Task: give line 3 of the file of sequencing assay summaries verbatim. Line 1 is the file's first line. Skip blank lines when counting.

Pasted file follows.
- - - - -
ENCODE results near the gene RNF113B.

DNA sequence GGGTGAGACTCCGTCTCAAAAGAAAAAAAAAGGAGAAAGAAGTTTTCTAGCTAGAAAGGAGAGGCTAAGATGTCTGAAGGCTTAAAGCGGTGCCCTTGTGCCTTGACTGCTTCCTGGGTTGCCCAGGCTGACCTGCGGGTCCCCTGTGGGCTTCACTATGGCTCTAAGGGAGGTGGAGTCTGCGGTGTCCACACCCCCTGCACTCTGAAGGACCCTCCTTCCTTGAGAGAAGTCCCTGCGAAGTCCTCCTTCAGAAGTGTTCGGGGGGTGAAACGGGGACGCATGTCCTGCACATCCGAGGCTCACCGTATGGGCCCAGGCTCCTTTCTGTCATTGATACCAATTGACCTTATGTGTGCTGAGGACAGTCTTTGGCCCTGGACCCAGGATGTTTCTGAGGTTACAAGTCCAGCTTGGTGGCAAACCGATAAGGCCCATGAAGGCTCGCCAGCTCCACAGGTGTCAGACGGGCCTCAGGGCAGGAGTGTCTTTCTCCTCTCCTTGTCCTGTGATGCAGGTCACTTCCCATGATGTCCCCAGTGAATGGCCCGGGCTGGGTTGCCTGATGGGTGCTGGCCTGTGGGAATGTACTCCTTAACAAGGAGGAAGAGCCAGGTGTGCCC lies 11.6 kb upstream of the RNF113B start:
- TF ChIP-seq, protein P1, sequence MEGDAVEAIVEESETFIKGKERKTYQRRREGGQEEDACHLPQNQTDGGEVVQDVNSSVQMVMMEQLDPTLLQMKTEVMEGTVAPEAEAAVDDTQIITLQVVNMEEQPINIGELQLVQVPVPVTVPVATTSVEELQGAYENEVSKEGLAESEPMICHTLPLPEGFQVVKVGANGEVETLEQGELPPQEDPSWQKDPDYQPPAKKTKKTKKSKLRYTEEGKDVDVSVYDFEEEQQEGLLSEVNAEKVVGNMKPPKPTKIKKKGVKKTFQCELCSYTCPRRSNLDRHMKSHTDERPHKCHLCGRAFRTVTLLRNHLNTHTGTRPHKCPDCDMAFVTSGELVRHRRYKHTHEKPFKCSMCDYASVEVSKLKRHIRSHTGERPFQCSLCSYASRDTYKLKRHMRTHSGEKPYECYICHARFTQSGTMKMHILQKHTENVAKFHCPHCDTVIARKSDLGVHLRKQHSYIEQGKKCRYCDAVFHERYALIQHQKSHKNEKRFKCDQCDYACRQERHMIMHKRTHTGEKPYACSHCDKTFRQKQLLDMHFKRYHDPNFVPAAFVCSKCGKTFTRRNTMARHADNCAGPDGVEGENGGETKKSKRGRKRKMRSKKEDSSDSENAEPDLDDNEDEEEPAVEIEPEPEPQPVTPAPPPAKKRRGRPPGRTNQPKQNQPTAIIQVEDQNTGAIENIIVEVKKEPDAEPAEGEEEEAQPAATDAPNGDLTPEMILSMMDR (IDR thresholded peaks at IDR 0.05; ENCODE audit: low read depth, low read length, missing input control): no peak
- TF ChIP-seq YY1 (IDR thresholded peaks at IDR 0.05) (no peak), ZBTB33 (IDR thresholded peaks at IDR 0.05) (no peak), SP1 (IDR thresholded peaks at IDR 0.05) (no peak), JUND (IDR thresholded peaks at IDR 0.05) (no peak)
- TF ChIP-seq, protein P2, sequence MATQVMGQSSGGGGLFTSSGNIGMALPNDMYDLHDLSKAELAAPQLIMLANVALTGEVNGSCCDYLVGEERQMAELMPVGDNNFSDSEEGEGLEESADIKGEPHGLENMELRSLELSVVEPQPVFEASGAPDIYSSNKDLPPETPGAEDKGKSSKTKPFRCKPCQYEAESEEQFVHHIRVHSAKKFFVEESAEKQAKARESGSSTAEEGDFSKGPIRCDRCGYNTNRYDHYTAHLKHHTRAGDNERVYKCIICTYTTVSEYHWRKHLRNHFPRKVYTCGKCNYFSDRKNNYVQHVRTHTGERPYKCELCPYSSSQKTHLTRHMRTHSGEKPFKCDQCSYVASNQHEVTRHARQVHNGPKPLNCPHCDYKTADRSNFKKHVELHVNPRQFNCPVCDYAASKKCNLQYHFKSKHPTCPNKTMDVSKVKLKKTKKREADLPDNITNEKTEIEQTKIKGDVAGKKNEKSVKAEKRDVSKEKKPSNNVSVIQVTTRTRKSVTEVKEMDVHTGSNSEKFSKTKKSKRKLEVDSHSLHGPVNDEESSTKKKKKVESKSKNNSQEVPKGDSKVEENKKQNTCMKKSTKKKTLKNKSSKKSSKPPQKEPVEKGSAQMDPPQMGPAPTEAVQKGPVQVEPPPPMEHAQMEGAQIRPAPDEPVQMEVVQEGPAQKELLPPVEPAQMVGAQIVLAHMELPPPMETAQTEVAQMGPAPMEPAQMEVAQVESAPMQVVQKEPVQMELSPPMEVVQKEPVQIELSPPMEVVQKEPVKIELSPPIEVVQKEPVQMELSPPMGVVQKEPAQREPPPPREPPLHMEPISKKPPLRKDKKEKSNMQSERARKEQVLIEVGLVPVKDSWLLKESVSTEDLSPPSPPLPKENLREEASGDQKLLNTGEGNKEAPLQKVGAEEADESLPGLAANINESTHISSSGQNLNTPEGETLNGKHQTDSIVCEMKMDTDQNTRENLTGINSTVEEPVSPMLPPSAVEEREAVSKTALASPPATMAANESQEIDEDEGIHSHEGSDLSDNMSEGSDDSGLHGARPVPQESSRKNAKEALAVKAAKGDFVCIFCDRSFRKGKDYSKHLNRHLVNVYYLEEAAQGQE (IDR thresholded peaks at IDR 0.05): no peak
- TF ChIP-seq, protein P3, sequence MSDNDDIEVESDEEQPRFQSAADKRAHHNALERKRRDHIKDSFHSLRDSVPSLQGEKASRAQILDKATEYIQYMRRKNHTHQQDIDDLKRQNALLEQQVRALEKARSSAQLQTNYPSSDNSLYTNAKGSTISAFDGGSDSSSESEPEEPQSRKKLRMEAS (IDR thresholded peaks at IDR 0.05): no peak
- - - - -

- TF ChIP-seq, protein P1, sequence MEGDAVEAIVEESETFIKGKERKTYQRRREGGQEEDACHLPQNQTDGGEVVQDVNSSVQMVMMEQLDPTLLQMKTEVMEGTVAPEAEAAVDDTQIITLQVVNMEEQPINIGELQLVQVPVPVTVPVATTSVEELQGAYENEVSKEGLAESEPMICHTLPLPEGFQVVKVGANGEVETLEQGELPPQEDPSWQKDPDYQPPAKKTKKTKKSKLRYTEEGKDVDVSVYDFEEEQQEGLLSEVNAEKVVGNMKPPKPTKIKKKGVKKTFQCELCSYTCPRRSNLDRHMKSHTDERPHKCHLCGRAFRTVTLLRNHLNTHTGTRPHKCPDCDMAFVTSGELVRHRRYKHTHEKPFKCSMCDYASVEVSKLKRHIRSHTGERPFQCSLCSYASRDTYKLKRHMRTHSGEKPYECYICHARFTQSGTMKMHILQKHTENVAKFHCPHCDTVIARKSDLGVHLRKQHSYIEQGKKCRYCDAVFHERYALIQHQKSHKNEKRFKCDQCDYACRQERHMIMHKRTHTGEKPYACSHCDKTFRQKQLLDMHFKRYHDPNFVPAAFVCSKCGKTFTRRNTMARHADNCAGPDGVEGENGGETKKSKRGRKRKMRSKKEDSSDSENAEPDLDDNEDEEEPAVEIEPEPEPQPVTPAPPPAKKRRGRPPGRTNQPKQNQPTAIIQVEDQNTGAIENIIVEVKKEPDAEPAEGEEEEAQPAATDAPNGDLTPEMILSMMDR (IDR thresholded peaks at IDR 0.05; ENCODE audit: low read depth, low read length, missing input control): no peak